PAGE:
Eriksen’s former client has filed a complaint seeking administrative review of the new restrictions “because it’s really quite severe in terms of taking away so many privileges and so many items that they previously had,” Eriksen said. “He’s in contact with the Imam of the Muslims who agreed to talk to the board with him, but the Imam said none of the other spiritual advisors would assist,” she said.

In addition to her legal work, Eriksen is in charge of her school district’s Native American Parents Advisory Committee. “We have these ceremonies a couple times a year and [my former client] has been really cool about making jewelry and medallions and things that we’ve been able to utilize to give to kids in our school. It’s been really nice. He’s gotten a lot of joy from beading and it’s been really good for him to be able to be creative and he’s improved a ton and it’s been beneficial to us too. Now they’re no longer allowed to bead,” Eriksen said. “It’s so wrong. There’s no reason for it and I truly believe it’s partly because they don’t have an advocate.”

Although Huy, which means “See you again/we never say goodbye” in the coastal Salish language, is focused on the CDCR’s immediate lawmaking effort, the organization has reached far to draw attention to abuses of indigenous prisoners’ religious rights across the country.

On April 19 Huy wrote to U.N. Special Rapporteur on the Rights of Indigenous Peoples seeking “an investigation into the pervasive pattern in the United States of increasing restrictions on the religious freedoms of Indigenous Peoples who have been deprived of their liberty, particularly by American state corrections agencies and officers.” The letter notes that Peoples in the U.S., have the highest incarceration rate of any racial or ethnic group – 38-percent the national rate.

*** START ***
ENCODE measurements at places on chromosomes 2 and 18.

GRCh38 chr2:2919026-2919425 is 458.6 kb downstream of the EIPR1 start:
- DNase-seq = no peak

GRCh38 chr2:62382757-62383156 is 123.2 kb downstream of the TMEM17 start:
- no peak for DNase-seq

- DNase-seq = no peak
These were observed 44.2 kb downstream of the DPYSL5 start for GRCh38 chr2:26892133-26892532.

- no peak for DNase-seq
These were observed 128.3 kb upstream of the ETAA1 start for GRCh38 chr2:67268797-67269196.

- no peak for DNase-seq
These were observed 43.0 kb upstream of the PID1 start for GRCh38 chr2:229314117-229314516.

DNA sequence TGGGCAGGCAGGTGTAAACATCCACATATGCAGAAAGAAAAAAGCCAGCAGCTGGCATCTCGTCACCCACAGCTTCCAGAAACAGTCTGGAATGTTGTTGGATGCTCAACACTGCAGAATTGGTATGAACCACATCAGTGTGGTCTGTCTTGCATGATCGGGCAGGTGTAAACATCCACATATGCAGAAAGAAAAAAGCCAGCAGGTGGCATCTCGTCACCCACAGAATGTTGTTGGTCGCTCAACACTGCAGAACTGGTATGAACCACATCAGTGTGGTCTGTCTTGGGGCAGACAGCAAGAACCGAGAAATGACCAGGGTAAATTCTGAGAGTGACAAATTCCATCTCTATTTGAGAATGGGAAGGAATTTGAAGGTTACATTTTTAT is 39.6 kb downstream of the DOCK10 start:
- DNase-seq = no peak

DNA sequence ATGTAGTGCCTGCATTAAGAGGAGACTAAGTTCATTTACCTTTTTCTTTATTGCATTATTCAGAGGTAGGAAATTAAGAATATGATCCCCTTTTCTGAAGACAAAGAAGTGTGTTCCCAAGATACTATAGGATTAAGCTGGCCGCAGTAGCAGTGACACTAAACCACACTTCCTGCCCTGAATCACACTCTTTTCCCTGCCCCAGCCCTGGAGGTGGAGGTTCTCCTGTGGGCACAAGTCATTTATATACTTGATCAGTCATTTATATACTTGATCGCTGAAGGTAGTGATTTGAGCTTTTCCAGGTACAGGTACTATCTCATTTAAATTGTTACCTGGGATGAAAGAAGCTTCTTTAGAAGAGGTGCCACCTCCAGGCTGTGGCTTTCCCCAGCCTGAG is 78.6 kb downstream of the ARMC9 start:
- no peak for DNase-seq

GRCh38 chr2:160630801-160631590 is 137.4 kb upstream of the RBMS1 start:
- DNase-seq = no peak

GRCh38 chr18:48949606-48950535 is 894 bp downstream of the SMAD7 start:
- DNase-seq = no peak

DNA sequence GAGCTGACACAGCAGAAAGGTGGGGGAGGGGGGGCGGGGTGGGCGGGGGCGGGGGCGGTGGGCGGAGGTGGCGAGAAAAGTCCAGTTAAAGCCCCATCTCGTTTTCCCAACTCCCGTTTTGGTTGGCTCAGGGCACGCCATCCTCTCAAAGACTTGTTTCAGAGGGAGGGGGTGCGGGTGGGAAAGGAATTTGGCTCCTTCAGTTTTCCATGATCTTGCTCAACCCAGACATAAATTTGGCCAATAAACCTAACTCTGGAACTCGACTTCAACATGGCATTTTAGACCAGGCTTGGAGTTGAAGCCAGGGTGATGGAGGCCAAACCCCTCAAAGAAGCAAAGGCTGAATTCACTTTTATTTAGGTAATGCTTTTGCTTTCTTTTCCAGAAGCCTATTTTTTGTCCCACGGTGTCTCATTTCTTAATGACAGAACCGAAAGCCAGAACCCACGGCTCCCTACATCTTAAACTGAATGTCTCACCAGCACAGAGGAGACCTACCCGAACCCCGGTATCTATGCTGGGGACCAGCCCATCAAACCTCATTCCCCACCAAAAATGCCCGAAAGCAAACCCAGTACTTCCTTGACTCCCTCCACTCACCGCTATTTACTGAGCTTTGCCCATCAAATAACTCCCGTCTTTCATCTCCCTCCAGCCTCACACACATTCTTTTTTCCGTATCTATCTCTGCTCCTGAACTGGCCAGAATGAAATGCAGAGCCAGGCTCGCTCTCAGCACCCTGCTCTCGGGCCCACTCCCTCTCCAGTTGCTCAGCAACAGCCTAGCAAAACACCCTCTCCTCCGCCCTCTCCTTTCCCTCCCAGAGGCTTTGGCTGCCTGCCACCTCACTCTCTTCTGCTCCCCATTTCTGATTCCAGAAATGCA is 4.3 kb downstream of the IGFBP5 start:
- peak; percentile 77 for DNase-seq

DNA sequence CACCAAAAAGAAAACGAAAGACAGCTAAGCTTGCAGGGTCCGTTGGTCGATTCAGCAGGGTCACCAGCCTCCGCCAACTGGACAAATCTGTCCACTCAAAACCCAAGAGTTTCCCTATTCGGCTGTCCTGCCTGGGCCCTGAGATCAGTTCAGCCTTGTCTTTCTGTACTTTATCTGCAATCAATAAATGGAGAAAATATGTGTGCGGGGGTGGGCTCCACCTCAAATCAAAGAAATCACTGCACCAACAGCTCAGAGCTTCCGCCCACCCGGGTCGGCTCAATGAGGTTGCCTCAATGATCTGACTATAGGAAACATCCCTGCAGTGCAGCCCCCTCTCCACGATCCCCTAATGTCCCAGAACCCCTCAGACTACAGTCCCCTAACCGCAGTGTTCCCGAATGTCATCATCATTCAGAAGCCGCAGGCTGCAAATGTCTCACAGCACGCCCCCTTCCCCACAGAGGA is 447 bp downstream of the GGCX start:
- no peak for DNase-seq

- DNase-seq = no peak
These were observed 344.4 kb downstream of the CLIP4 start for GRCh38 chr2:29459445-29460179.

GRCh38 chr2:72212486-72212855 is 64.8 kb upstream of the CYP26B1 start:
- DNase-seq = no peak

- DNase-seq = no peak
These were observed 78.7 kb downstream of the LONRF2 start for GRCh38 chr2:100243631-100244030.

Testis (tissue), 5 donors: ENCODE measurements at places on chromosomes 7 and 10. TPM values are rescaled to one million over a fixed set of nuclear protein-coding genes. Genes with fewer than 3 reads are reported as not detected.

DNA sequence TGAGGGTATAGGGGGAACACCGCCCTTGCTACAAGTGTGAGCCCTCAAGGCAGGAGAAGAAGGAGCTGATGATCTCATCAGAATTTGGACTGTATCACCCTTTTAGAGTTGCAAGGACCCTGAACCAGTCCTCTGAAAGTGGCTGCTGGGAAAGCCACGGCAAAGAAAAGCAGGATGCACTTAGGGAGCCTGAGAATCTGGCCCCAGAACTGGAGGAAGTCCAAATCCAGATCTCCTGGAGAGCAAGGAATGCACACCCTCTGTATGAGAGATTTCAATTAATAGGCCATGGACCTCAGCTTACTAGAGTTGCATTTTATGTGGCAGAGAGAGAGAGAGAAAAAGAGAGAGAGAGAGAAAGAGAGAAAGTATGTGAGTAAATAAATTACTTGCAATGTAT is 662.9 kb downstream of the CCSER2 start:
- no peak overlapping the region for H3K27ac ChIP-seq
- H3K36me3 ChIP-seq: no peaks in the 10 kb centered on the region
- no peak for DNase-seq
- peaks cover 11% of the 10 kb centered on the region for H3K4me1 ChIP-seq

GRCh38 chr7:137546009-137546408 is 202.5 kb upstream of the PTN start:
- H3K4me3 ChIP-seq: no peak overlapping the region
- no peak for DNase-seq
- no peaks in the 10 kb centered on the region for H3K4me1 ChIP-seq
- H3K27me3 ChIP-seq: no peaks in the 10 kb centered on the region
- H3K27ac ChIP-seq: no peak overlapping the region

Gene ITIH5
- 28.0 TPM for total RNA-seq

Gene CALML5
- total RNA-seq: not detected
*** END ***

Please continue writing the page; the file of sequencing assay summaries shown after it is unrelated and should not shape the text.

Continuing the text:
The letter charges the U.S. with “failing to fulfill its duty to protect the religious freedoms of American indigenous prisoners” in violation of both domestic and international law, citing the U.N  Declaration on the Rights of Indigenous Peoples, International Covenant on Civil and Political Rights, and the U.S. Constitution’s First Amendment. Although the letter to Anaya did not mention the Universal Declaration of Human Rights and its protection of religious freedom, Galanda told Indian Country Today Media Network that the restrictions on indigenous religious practice clearly violate international human rights law. “The pervasive pattern of state violations of American indigenous religious liberty that we are seeing not only impinges upon international indigenous rights and American constitutional and civil rights but also universal human rights,” Galanda said.

Huy has also gained the support of NNABA, which passed resolution that Galanda proposed at its annual meeting April 10 in support of religious freedom for incarcerated American Indians, Alaska Natives and Native Hawaiians. On April 24 the NNABA wrote to the American Association of State Correctional Administrators, the American Correctional Association, the American Bar Association, the Federal Bar Association, the American Association of State Correctional Administrators, the Department of Justice Civil Rights Division, and the National Congress of American Indians asking for their official support for American indigenous prisoners’ freedom to believe, express and exercise traditional indigenous religion; to condemn any unduly burdensome or patently illegal federal or state restrictions on the Indigenous Peoples’ religious liberty; and to help explore how federal, state and American indigenous governments can jointly develop and advance shared  goals concerning American indigenous prisoners.



Video: Lummi Nation releases a million coho yearlings

Source: Northwest Indian Fisheries Commission

Every year, the Lummi Nation releases a million coho yearlings from its Lummi Bay Hatchery in two batches of 500,000 fish. The fish are spawned at the Lummi Bay Hatchery and reared at the state’s Kendall Creek hatchery until they are yearlings. Then the fish are transported back to Lummi Bay where they are released.

Lummi Bay Hatchery Releases Yearling Coho Salmon from NW Indian Fisheries Commission on Vimeo.

More accurate fish consumption rate expected in 2014